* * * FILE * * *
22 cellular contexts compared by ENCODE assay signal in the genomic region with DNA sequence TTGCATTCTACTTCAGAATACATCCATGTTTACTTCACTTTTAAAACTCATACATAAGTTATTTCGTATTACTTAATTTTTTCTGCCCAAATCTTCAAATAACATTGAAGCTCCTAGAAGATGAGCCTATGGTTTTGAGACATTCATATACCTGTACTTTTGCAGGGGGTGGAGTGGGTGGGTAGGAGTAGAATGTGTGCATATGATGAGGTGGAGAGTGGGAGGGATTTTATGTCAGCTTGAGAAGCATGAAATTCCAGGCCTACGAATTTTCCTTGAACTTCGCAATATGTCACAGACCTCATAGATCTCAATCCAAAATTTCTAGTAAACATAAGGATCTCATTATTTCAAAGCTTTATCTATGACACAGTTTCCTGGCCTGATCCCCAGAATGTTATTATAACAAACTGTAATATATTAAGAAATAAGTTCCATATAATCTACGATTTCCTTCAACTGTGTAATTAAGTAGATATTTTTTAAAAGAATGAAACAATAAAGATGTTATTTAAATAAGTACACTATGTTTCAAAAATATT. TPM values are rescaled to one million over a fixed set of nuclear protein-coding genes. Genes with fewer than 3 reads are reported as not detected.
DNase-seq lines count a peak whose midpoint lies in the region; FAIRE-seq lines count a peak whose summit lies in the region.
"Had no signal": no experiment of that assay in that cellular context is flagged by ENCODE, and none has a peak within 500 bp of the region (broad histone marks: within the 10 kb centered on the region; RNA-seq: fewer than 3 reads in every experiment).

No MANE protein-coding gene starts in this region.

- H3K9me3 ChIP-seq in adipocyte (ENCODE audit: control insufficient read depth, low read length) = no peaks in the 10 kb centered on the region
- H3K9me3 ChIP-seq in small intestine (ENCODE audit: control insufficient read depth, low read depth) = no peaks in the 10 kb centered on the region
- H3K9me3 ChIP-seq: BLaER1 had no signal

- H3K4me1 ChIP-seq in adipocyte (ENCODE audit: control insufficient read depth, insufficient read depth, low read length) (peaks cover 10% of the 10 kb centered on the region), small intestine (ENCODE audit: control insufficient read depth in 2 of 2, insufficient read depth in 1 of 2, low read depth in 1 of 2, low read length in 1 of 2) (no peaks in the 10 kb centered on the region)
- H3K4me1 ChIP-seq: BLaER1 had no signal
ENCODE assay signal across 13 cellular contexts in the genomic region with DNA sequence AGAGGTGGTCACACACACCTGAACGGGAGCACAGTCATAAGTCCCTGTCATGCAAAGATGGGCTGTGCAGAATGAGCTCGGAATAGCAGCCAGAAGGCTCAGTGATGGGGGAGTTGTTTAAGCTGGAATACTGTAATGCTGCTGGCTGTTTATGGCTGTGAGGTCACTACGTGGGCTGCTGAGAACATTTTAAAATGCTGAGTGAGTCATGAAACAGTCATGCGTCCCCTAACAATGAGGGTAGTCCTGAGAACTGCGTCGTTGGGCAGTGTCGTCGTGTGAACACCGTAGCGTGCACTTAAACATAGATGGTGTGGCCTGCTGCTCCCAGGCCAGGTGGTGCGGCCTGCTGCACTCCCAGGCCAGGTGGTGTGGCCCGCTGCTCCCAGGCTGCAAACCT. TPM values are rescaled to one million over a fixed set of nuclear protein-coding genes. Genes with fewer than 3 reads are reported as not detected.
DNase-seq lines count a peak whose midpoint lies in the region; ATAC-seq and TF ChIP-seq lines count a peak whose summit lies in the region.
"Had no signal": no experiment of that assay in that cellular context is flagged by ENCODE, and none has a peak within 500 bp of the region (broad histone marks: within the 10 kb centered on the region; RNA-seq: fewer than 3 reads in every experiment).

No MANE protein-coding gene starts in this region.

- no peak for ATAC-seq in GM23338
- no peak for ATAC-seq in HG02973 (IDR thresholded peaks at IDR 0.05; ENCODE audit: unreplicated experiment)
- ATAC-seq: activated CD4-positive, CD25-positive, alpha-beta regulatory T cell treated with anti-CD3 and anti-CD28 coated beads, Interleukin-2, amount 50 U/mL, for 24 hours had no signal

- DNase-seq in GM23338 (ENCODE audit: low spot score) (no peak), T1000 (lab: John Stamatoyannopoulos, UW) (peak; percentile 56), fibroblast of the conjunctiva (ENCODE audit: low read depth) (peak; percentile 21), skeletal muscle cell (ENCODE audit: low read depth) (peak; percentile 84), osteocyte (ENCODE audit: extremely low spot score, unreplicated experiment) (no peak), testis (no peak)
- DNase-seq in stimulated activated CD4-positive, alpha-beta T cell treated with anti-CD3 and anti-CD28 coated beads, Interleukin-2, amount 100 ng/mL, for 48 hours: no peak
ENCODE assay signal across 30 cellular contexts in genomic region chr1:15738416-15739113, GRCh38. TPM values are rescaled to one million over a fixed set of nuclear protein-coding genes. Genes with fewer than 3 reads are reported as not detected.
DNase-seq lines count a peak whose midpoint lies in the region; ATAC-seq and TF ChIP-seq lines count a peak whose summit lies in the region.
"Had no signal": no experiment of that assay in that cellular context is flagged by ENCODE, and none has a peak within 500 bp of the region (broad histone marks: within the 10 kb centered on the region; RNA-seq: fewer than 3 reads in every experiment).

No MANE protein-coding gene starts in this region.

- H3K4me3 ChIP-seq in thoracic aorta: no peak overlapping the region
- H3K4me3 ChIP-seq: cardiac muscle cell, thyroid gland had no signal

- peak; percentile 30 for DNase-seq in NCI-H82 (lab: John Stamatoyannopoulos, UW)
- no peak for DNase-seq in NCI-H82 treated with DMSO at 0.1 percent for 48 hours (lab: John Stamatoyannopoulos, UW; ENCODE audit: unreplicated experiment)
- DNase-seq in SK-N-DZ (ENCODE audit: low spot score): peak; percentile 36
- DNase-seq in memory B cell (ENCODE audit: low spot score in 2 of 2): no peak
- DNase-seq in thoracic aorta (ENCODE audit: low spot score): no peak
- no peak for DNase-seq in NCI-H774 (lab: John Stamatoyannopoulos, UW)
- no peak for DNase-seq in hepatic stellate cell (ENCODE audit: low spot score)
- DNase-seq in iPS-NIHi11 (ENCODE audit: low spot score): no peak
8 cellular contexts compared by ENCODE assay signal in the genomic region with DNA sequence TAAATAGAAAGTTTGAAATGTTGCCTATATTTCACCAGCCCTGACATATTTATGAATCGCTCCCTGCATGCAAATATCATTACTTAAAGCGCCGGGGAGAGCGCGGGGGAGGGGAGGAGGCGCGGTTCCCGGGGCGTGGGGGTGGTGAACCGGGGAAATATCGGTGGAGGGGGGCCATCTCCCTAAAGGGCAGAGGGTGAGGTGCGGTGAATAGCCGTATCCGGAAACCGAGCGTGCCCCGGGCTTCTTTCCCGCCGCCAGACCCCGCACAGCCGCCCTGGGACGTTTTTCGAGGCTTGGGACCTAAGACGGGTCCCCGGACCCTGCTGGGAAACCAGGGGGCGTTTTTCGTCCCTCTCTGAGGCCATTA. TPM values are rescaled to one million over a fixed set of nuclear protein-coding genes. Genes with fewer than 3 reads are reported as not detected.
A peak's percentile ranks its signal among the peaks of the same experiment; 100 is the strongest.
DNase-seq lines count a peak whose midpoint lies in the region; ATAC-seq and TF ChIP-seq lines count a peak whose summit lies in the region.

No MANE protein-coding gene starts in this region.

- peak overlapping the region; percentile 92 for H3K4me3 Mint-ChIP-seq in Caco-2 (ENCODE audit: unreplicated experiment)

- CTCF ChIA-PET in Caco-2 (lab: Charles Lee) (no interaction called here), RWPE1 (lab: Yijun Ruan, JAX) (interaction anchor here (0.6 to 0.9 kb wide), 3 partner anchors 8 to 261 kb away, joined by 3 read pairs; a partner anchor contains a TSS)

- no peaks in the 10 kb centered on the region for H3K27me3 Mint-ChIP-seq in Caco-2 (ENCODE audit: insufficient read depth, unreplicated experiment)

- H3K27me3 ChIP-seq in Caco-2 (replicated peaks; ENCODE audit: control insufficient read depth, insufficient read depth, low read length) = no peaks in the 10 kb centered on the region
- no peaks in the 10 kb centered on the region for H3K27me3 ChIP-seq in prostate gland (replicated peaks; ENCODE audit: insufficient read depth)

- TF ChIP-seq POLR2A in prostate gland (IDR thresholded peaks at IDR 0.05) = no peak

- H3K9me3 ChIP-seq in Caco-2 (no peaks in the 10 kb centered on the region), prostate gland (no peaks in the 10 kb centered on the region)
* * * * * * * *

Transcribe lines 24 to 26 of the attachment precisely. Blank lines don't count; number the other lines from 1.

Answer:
- H3K4me3 ChIP-seq: cardiac muscle cell, thyroid gland had no signal

- peak; percentile 30 for DNase-seq in NCI-H82 (lab: John Stamatoyannopoulos, UW)
- no peak for DNase-seq in NCI-H82 treated with DMSO at 0.1 percent for 48 hours (lab: John Stamatoyannopoulos, UW; ENCODE audit: unreplicated experiment)